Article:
How to service / refurbish front brake master cylinder? - Wrist Twisters
 
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post #1 of 4 Old 11-05-2009, 02:42 PM Thread Starter
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How to service / refurbish front brake master cylinder?

My wife recently got a used '04 CRF230f that is in excellent shape with the exception of the front brake master cylinder.
The lever (plunger) doesn't come all the way back out of the cylinder and the brakes have very little feel to them - they're more like a light switch - on or off.
If I'm careful I can ride it ok, but she doesn't have a lot of experience and tends to lock the front wheel - not good!
I've never worked on master cylinders and wondering what I need to do to service it or check for damage. I would imagine that some part just needs cleaning or replaced but I have no idea how to tear these apart.
Any advice?
Thanks!
Mike

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post #2 of 4 Old 11-06-2009, 11:04 AM
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I've rebuilt a lot of these guys on older Hondas, and usually there is a little metal wire split ring that holds the rubber boot on (where the lever itself presses on the end of the piston.) After you get the boot off, there is an internal circlip that holds the piston assembly in the master body. It requires a set of long nose snap ring pliers to remove, usually (although I have managed it with 2 small awls, but it wasn't easy!) Depending on how stuck the piston assembly is, you can usually get it out by blowing compressed air in the fluid outlet hole (do it in a box with a rag covering the end of the master body, and keep your hand out of the way, the piston sometimes comes out with a great deal of force.) If it is really stuck in there, I have fitted a grease zerk in the fluid outlet hole and used a grease gun to "hydraulically) remove the piston. A rebuild kit should be available from honda that includes the rubber cups, springs, clips, etc that need replaced, (although if it is just sticking you may inspect the parts and determine they just need cleaned up) and you need to clean out the bore of the master and make sure that there isn't too much pitting (I've "honed" the inside of them using scotch brite pad to good effect.) You also have to make sure that the tiny hole(s) that go from the piston bore into the fluid resevoir are cleaned out and open (be careful, you don't want to enlarge them, just clean them out.) You can find an exploded view diagram of the master to see how it comes apart/goes together on www.crotchrocket.com by going to the "OEM parts" lookup for your specific bike and looking at the diagram for the front brake master.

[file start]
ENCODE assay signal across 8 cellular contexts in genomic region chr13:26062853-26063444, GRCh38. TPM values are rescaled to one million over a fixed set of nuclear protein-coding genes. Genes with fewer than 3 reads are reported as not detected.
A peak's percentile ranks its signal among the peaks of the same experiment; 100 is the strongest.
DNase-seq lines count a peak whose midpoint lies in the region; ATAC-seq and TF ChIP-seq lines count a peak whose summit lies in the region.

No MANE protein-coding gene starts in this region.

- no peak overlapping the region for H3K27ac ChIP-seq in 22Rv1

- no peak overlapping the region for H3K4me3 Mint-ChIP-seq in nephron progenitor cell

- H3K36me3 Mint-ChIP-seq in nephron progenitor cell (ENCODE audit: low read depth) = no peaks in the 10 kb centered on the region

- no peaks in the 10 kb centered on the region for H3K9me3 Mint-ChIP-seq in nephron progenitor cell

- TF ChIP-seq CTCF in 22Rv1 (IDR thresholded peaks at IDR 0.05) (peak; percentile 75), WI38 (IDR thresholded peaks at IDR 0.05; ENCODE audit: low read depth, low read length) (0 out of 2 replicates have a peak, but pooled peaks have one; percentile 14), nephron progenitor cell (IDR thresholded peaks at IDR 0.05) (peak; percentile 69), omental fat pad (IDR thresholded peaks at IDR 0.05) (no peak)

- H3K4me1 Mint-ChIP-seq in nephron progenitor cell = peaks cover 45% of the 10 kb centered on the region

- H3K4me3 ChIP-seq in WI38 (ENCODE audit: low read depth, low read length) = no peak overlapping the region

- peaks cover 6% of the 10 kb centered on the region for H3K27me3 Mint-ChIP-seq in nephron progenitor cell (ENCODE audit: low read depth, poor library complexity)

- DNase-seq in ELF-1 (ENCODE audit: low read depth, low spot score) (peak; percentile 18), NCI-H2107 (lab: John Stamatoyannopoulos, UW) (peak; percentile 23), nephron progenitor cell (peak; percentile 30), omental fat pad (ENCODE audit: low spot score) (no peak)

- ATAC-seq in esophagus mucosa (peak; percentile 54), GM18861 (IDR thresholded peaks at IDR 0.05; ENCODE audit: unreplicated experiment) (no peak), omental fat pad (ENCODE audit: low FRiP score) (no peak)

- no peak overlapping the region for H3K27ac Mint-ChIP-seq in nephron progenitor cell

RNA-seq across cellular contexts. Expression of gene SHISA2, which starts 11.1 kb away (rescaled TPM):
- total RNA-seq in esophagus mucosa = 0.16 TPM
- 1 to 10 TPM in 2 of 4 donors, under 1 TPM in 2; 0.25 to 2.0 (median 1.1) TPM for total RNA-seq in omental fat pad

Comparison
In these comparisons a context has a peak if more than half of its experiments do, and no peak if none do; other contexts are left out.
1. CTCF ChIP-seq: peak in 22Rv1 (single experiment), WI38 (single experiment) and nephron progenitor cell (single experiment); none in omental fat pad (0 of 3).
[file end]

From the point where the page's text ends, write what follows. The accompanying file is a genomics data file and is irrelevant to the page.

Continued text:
Now, all that being said, if you don't feel comfortable with all this, don't experiment! There isn't much more critical on a motorcycle than brakes, and doubly so if your "boss" is going to be riding it. If you have any doubts about your ability to do this, please get help or let a professional handle it. If you are half way handy with tools and do most of your own maintenance, though, you should be able to handle it. Good luck!

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post #3 of 4 Old 11-06-2009, 11:08 AM
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Oh, and by the way, if the brakes are sticking on, you probably have a dirty caliper as well, and it should be cleaned/rebuilt as well. It is eaiser, as there typically isn't a clip holding the piston(s) in the caliper, and the compressed air or grease + zerk will work to remove the piston in it as well.

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post #4 of 4 Old 11-06-2009, 12:13 PM Thread Starter
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Thanks for the detailed write-up! I just looked at the exploded view and it looks like the part that might be causing the issue is about $60 + shipping to replace. I just found a complete used MC for that model on ebay for $45... I'd love to just pull some parts out and clean them, but since I've never worked on a master cylinder before and don't have some of the tools you mentioned, it'll probably be cheaper and easier to replace the entire assembly and keep the old one for parts.

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